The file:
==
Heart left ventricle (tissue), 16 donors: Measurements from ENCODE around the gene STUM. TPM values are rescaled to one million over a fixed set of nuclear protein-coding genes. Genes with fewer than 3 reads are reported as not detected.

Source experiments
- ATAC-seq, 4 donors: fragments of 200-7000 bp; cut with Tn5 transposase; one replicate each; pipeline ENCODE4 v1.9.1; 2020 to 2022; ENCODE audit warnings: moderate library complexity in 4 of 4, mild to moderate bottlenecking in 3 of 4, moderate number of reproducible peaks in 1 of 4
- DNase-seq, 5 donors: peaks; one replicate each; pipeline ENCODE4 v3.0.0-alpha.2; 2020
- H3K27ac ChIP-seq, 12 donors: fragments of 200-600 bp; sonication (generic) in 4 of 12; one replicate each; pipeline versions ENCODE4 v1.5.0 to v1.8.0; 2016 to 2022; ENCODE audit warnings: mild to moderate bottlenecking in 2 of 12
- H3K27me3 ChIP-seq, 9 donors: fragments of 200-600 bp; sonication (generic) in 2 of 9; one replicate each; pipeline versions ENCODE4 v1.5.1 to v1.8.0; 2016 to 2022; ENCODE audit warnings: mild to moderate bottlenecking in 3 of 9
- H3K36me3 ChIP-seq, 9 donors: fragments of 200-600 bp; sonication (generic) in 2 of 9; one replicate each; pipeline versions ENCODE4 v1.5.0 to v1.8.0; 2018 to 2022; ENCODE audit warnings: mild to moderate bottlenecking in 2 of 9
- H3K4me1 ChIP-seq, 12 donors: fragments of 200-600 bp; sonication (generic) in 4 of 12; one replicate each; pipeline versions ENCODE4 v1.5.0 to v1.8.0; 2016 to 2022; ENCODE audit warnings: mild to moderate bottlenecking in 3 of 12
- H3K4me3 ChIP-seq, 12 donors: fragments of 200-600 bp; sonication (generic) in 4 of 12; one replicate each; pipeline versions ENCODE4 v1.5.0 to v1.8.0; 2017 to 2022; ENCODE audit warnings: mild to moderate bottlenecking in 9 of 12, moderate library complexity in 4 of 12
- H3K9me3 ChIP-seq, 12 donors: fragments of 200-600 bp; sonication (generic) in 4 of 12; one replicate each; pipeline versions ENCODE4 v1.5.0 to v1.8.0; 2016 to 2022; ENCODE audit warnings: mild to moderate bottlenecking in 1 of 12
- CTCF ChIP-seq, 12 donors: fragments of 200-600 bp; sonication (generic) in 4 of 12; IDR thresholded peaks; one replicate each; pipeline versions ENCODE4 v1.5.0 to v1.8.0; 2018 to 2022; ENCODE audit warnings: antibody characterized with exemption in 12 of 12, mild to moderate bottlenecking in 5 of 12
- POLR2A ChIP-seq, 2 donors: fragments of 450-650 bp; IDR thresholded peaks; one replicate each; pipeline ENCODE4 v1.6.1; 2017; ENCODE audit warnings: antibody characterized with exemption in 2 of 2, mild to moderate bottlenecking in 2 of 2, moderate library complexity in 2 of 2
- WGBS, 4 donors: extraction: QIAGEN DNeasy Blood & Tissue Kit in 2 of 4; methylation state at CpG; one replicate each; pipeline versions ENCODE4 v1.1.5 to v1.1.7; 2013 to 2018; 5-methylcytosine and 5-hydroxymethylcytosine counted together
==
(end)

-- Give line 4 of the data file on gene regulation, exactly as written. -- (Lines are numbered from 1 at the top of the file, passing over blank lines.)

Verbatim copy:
- DNase-seq, 5 donors: peaks; one replicate each; pipeline ENCODE4 v3.0.0-alpha.2; 2020